Obama to initiate peaceful dialogue on faith with world leadersFebruary 5th, 2009 - 11:15 pm ICT by IANS
Washington, Feb 5 (IANS) Noting that no religion, be it Christianity, Islam, Buddhism or Hinduism, teaches hatred, President Barack Obama Thursday said he will reach out to world leaders to foster a more productive and peaceful dialogue on faith.”No matter what we choose to believe, let us remember that there is no religion whose central tenet is hate,” he said during a speech at the National Prayer Breakfast. “There is no God who condones taking the life of an innocent human being. This much we know.”
“We know too that whatever our differences, there is one law that binds all great religions together. Jesus told us to ‘love thy neighbour as thyself’. The Torah commands, “That which is hateful to you, do not do to your fellow.”
“In Islam, there is a hadith that reads ‘None of you truly believes until he wishes for his brother what he wishes for himself’.
“And the same is true for Buddhists and Hindus; for followers of Confucius and for humanists,” Obama said.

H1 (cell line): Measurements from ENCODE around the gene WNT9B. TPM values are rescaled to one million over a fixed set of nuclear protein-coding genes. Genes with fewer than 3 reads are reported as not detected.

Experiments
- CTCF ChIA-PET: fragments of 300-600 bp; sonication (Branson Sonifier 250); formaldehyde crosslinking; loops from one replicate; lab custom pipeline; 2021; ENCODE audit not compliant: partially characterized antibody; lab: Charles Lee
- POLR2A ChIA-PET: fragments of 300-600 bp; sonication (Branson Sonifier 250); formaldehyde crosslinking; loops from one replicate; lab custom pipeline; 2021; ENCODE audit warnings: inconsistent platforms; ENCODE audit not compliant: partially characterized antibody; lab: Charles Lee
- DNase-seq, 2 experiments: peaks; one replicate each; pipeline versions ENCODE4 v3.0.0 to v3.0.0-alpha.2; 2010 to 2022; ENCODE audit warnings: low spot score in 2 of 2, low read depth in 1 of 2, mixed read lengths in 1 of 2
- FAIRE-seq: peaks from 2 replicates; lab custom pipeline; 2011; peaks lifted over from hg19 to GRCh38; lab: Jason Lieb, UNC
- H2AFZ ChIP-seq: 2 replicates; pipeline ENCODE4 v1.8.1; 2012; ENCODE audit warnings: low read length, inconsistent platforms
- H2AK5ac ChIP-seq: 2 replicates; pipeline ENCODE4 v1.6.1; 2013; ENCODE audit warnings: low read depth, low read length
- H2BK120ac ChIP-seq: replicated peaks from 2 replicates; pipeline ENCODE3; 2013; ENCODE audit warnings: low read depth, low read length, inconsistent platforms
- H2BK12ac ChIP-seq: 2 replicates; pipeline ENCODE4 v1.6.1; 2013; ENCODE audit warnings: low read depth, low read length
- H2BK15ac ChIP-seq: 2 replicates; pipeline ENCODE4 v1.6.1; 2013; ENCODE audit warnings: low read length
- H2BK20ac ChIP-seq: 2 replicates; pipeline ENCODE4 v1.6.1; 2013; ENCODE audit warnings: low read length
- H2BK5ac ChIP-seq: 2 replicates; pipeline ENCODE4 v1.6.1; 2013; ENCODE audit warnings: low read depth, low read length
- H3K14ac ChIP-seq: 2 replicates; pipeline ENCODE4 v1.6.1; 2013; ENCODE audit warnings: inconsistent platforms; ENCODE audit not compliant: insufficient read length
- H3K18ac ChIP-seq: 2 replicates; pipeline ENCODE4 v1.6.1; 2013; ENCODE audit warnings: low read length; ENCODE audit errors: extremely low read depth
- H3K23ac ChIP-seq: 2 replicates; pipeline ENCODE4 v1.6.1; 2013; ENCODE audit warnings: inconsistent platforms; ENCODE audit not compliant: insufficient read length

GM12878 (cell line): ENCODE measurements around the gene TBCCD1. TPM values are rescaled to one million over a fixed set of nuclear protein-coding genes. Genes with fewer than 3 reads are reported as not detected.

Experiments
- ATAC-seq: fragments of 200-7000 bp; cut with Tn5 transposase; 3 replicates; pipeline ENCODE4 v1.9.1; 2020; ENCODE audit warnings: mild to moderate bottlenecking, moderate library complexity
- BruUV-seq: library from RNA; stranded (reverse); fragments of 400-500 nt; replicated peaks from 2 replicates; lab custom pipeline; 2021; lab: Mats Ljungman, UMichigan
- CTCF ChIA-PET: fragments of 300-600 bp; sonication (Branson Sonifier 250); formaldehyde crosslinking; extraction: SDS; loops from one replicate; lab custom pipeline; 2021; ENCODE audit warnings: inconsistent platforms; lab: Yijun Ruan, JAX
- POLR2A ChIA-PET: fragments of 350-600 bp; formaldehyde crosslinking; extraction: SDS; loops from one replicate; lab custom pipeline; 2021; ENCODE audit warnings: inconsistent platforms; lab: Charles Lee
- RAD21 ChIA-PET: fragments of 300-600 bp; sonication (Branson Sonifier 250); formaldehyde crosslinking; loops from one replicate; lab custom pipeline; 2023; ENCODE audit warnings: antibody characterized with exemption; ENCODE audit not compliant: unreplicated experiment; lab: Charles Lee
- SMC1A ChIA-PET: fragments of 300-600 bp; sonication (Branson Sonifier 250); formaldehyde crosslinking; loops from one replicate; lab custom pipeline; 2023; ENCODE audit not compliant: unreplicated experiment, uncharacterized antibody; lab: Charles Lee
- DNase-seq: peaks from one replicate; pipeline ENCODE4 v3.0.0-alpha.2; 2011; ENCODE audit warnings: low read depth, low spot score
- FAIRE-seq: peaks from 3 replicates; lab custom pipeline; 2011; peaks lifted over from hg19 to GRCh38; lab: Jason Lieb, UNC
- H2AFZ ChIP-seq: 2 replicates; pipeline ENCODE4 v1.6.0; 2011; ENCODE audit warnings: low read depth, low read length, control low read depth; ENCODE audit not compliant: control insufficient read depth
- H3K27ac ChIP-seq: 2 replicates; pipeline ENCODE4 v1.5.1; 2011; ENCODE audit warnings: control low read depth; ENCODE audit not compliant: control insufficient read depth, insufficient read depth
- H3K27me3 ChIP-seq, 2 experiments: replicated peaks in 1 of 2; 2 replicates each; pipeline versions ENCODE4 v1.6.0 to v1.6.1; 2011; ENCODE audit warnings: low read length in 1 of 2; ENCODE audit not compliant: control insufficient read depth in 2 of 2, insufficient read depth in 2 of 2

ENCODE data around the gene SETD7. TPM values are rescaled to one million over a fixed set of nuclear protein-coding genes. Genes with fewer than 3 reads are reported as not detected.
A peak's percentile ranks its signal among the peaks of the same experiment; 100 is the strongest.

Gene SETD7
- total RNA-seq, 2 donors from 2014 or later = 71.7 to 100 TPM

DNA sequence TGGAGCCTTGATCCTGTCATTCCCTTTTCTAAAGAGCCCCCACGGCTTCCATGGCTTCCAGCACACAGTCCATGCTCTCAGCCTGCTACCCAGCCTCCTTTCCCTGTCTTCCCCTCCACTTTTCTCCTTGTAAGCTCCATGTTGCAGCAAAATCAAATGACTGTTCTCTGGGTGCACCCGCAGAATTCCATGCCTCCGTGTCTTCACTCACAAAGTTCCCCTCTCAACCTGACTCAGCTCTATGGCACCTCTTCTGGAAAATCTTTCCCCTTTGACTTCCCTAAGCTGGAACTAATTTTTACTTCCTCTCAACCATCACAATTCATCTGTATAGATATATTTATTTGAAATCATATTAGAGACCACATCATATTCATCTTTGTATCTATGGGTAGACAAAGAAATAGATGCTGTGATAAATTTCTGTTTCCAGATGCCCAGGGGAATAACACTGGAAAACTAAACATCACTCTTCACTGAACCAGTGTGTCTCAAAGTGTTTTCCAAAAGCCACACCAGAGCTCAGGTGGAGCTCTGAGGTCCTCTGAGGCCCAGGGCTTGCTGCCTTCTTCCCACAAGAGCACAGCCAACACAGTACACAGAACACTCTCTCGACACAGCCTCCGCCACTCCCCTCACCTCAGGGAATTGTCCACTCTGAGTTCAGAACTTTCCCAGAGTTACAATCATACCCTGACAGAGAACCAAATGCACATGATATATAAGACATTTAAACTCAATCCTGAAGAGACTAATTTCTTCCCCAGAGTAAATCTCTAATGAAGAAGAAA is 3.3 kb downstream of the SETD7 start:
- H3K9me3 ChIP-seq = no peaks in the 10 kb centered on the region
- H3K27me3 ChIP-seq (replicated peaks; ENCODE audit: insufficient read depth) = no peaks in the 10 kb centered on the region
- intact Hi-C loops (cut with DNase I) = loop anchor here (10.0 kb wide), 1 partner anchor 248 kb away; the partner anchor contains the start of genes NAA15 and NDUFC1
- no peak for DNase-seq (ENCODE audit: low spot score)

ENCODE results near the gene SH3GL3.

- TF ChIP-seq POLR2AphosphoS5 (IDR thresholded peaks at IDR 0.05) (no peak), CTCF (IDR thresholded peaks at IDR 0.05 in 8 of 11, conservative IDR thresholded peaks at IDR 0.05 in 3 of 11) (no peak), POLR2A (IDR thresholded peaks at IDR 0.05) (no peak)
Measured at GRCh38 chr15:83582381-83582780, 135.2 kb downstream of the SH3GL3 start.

“It is, of course, the Golden Rule - the call to love one another; to understand one another; to treat with dignity and respect those with whom we share a brief moment on this earth.”
Obama said Washington “will also reach out to leaders and scholars around the world to foster a more productive and peaceful dialogue on faith. I don’t expect divisions to disappear overnight, nor do I believe that long-held views and conflicts will suddenly vanish.”
“But I do believe that if we can talk to one another openly and honestly, then perhaps old rifts will start to mend and new partnerships will begin to emerge.”
“In a world that grows smaller by the day, perhaps we can begin to crowd out the destructive forces of zealotry and make room for the healing power of understanding,” he said.
Besides Obama and First Lady Michelle Obama, the National Prayer Breakfast in Washington, a tradition started by President Dwight Eisenhower, was attended by national and foreign dignitaries, including former British prime minister Tony Blair.
Later, Obama was expected to sign an executive order aimed at ensuring religious groups receiving government money don’t discriminate in hiring.
Critics of the White House Office of Faith-Based and Neighbourhood Partnerships say the Bush administration allowed groups to consider an applicant’s religion when hiring.